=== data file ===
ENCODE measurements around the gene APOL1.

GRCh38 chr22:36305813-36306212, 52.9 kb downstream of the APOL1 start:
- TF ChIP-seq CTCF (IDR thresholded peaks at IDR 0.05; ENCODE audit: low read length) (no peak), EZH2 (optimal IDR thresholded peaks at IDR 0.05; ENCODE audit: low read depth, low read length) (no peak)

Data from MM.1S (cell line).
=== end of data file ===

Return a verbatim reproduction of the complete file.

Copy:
ENCODE measurements around the gene APOL1.

GRCh38 chr22:36305813-36306212, 52.9 kb downstream of the APOL1 start:
- TF ChIP-seq CTCF (IDR thresholded peaks at IDR 0.05; ENCODE audit: low read length) (no peak), EZH2 (optimal IDR thresholded peaks at IDR 0.05; ENCODE audit: low read depth, low read length) (no peak)

Data from MM.1S (cell line).